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How a Murder Trial Inspired the Modern Radio Format

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Wikimedia Commons

In its early days, radio was a medium for live entertainment. The dramas, comedies, and music were all performed in the studio at the time of broadcast. In the event that live entertainment was unavailable, an announcer would apologetically advise the listening audience: "This next song is from a phonographic record."

In 1934, Al Jarvis, an employee of at KFWB in Los Angeles, came up with an idea he called "Make Believe Ballroom."

He'd play Big Band records, use audience applause from a sound effects record, and talk in-between songs like a live emcee would. The show was a local hit—and an assistant at the radio station, Martin Block, was taking notes.

Block eventually moved to New York and was hired by WNEW. At the time, Bruno Hauptmann—who was accused of kidnapping and murdering Charles Lindbergh's 20-month-old son—was on trial, and while the station was awaiting news updates, Block played records and re-created the Make Believe Ballroom. His program became a huge hit and, thanks to WNEW's large audience and broadcast range, Block gained fame as America's first Disc Jockey, relegating Al Jarvis to footnote status in radio history books.

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technology
Take a Look Inside the 1987 Consumer Electronics Show
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Since June 1967, the Consumer Electronics Show has provided a venue for tech companies to show off their hottest products for the upcoming year. It’s also become a way to measure the progression of technology over recent decades, as the video below shows.

According to Sploid, the footage was filmed by Art Vuolo at the Consumer Electronics Show held in Chicago in the summer of 1987. The 30-year-old tape chronicles a time when camcorders, VCRs, and “portable” TVs were considered cutting-edge gadgetry. As we know, it would only be a few decades until those items served more of a purpose as kitschy craft supplies than actual hardware.

After watching part one of Vuolo’s series, check out the other three videos from the event which include a Casio synth guitar and an early video phone.

[h/t Sploid]

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Wisconsin Software Company Will Microchip Its Employees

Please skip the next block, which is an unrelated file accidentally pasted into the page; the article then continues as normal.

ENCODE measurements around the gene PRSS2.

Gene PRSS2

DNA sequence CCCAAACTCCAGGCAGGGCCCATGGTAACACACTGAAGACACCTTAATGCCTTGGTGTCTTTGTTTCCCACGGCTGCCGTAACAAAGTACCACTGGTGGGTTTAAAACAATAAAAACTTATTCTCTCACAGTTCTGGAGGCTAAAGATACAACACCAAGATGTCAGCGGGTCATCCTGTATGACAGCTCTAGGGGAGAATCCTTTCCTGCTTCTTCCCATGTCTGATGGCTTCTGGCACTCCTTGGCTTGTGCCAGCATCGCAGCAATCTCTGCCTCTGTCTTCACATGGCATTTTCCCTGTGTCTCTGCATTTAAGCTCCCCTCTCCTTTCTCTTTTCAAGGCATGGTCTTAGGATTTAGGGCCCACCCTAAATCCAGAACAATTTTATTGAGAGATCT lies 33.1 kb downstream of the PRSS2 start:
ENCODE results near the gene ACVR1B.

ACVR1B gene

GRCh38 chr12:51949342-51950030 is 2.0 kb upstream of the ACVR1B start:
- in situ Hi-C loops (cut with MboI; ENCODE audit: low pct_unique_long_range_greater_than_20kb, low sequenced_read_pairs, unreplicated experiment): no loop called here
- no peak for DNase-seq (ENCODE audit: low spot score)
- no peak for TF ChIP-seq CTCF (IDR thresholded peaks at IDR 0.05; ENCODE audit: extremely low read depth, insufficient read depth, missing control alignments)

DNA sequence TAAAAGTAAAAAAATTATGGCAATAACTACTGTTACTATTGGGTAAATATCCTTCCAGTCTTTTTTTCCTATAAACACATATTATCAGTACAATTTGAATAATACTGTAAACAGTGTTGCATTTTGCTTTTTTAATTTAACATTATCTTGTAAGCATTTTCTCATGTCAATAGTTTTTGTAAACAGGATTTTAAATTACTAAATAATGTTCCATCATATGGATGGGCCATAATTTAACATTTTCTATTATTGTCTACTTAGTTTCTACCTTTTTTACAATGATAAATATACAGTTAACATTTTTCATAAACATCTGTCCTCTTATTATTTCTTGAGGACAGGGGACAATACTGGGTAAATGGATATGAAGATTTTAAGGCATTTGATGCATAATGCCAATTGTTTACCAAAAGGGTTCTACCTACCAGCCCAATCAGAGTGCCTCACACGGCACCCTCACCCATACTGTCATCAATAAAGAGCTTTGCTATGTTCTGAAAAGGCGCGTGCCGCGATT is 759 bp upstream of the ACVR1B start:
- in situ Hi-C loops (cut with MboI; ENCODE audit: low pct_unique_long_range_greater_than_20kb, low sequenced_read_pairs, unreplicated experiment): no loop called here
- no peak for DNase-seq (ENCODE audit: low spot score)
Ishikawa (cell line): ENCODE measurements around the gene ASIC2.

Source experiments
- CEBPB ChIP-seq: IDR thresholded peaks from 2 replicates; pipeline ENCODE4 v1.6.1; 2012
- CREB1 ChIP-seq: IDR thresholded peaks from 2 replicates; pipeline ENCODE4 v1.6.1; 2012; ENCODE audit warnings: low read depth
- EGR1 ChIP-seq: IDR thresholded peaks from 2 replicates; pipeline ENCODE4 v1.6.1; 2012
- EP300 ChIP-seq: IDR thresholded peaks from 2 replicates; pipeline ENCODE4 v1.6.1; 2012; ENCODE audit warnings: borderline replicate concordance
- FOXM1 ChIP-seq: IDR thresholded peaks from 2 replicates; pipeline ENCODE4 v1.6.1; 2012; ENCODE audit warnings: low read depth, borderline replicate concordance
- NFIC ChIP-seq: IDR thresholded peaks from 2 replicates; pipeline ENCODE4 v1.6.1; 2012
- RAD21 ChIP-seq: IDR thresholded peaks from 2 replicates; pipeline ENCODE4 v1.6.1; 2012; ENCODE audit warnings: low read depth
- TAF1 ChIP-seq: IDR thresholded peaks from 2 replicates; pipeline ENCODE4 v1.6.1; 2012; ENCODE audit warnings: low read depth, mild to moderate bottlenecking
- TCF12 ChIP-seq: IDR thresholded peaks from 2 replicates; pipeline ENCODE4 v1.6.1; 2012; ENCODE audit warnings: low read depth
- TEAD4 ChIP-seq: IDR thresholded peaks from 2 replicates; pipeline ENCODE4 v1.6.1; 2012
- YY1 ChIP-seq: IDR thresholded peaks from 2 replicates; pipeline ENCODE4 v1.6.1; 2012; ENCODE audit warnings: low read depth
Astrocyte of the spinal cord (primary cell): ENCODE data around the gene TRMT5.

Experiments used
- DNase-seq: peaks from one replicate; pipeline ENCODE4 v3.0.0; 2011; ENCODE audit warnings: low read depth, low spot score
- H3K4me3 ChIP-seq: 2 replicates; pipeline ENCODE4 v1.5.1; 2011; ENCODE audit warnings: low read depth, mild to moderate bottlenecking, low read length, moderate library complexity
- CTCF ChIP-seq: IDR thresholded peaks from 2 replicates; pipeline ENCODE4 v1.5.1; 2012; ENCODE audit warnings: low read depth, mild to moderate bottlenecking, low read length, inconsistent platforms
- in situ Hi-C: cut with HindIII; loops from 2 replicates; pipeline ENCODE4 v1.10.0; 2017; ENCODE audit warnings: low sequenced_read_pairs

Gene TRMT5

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Typically, pets—not people—are microchipped. But as NBC News reports, one Wisconsin-based company plans to become the first business in the country to offer the tiny implants to its employees.

Three Square Market (32M), a software design firm in River Falls, Wisconsin, will begin providing the chips starting August 1. The rice-sized implants—which cost around $300 each—will be implanted in the hands of staffers between the thumb and the forefinger, and will allow them to purchase vending-machine snacks, open secured doors, or log into their computers with the wave of a hand. The company says the chips are optional.

32M is partnering with Swedish-based BioHax International to install the chips, which were approved by the U.S. Food and Drug Administration in 2004. The chips utilize electromagnetic fields to identify electronically stored data, and near-field communications, a technology that's used in contactless credit cards.

Fifty company members—including CEO Todd Westby—are expected to volunteer to receive the implants, according to a company statement. The company will foot the bill for the implants.

32M's microchipping program may sound unconventional, but the company—which owns machines that can use microchips—says it's simply riding the wave of the future.

"We see chip technology as the next evolution in payment systems, much like micro markets have steadily replaced vending machines," 32M's Westby said in the statement. "As a leader in micro market technology, it is important that 32M continues leading the way with advancements such as chip implants."

As microchipping becomes more common, Westby added, people will use the technology to shop, travel, and ride public transit.

The company says the chips are easily removable and can't be hacked or used to track recipients. However, some experts have argued the technology is an invasion of privacy, and that it could lead to heightened employee scrutiny.

"If most employees agree, it may become a workplace expectation," Vincent Conitzer, a computer science professor at Duke University, told NBC News. "Then, the next iteration of the technology allows some additional tracking functionality. And so it goes until employees are expected to implant something that allows them to be constantly monitored, even outside of work."

[h/t NBC News]

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